For the first error, consider this – As a retiree, you’ve paid off your house, car, etc., you don’t have work related expenses, and any children have left home and are no longer dependent. Would you still need 2/3rds of your income to live? You’ve probably been surviving on a lot less than that for many years, saving 2/3rds or more, since your living expenses have declined.

    For the second error, even with a high 4% CPI, $544,000 invested at a lowly 7% return will still be gaining around $16,000 a year.

    A final thought is, with the improvements in medical technology, how long do you thing we’ll be living, we might see that enforced minimum retirement age shift later and later as we adjust for how healthy we’ll be. 🙂 I’ll continue my plan of retiring at 35, and see what happens from there.

    • These are great points and certainly food for thought. I am saving half of my after tax income towards a first home, which I will be aggressively paying down. For me, the $200 pre tax is a nominal amount and if I hadn’t started there, I probably would have been using it as discretionary income. I do need to get more financially savvy with other investment methods. Wow at aiming towards retiring at 35, that’s quite the goal! Good luck!

  • I don’t know. They’re just going to keep raising the retirement age as the population gets older (thanks to modern medicine), so you’ll just be working longer but only be retired for the same amount of time, meaning more money to spend in the same time period. So is it really that critical to save more money for it? I’d prefer investing that money, and paying off a mortgage etc asap. Then you’re laughing.

    • You definitely sound like an Aussie.

      I think you should buy at least 10 to 20 properties and ASAP, buy them all up….you’ll make a fortune within 7 years! Just do it please….

  • I’m just going to take up bank robbing at 67…………I don’t know how good I will be but it should make retirement more interesting……….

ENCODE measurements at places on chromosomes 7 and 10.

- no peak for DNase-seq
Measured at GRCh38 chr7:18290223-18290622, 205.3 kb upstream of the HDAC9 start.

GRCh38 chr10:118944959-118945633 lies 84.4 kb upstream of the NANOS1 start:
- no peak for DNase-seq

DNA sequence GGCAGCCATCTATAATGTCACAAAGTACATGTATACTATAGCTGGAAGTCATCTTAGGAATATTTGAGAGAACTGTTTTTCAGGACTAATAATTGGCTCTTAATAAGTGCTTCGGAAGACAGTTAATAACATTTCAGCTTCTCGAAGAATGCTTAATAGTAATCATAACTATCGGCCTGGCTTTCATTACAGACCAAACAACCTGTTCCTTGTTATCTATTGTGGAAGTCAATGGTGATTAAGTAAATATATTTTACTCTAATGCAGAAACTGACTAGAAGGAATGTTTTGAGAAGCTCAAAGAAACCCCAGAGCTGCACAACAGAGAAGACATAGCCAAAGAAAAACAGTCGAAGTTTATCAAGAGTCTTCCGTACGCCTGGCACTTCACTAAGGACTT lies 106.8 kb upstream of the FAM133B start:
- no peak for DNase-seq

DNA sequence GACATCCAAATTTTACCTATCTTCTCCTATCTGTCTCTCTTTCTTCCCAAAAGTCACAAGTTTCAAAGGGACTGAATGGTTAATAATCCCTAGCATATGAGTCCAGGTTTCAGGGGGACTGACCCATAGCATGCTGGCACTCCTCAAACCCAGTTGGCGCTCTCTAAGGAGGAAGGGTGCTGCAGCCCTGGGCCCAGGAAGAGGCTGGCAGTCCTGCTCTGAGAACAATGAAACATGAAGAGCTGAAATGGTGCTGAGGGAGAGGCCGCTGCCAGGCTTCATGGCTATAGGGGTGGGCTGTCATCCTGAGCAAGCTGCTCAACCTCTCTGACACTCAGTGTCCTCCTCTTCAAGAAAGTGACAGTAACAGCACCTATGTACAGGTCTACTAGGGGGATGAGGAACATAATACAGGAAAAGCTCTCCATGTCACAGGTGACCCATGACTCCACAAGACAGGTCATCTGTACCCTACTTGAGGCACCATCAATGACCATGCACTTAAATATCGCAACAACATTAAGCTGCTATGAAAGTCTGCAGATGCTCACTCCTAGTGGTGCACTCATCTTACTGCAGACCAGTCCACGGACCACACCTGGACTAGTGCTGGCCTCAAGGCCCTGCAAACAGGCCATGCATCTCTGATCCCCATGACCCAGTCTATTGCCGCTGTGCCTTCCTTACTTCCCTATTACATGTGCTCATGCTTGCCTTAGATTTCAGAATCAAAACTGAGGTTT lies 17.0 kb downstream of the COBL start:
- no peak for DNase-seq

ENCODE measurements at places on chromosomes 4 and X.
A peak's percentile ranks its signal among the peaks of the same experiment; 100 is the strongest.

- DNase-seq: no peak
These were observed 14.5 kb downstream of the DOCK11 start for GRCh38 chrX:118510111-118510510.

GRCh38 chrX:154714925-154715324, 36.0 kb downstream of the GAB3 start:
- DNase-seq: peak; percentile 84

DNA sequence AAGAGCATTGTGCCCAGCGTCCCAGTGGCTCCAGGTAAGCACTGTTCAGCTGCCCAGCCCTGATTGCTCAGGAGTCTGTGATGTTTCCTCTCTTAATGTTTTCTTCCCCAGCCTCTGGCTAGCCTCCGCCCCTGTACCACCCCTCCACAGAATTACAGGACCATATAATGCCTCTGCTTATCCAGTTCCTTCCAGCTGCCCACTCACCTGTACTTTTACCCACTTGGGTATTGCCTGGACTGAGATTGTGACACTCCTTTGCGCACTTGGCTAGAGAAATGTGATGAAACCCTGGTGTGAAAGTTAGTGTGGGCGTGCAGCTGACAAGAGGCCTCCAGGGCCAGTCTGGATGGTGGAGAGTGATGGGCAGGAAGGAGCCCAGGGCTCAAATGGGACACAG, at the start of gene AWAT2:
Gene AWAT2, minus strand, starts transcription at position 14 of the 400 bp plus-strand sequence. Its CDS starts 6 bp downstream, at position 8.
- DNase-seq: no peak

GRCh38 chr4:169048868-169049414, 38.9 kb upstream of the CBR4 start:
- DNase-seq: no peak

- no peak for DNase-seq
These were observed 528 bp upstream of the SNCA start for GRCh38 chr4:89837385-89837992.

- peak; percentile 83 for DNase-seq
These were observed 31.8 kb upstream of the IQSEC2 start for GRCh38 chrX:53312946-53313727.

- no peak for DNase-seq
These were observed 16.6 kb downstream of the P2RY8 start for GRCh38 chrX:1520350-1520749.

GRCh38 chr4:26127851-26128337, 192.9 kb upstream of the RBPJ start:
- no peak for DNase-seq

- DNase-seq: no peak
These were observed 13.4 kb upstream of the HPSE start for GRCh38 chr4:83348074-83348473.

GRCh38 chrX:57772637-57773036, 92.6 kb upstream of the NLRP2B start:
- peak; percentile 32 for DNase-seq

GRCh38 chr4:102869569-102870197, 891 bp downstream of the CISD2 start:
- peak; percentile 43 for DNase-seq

• I’ve worked in the university sector for 20+ years. I’m currently 45. My super balance is just shy of $500,000 and I’m not senior management. As a university employee, my employer contributes 17.5% of salary equivalent to my super. I can also contribute extra. I was salary sacrificing extra up until a few years back then stopped my personal contributions and put that extra money on my mortgage. At that time mortgage rates were 7-9% so it made sense to ‘invest’ in my mortgage rather than the stock market. I’d get a better ‘return’ now by putting that extra into my super as the mortgage rate is about 5% and the super seems to be averaging about 10% over the last few years. However, the way the government keeps changing the rules on super I’d rather know the money is doing something constructive now than hope that some day in the future they may actually let me have my super. Every individual circumstance is different. If you’re in your early twenties I would recommend seeing an INDEPENDENT financial adviser (not one that works on commission) for advice. I think myself very lucky that I have a healthy super balance whilst still having 20 years of work ahead of me, but not everyone can work for a good employer like a university.

  • Meh, nothing to get excited about with my big generic super fund, because the govt made it legal for large employers to force a super provider on their employees to save on overheads. If I was able to get myself a MUCH better deal like the super I was with previously then putting more money away might be more appealing.

  • I agree saving for retirement is a great idea, but the decision to use Super as the vehicle is not so straight forward.

    The problem is that the Government keeps changing the rules for Super (tax/access etc). So there is a risk that you wont be able to access the money in the future as freely as you can now. You need to factor that in to your risk/return decision.

    Given the trend of structural budget deficits into the future (due to the aging population), and that the Aussie super pool is a massive amount of money, it will be increasingly tempting for Government’s to tap the pool for revenue.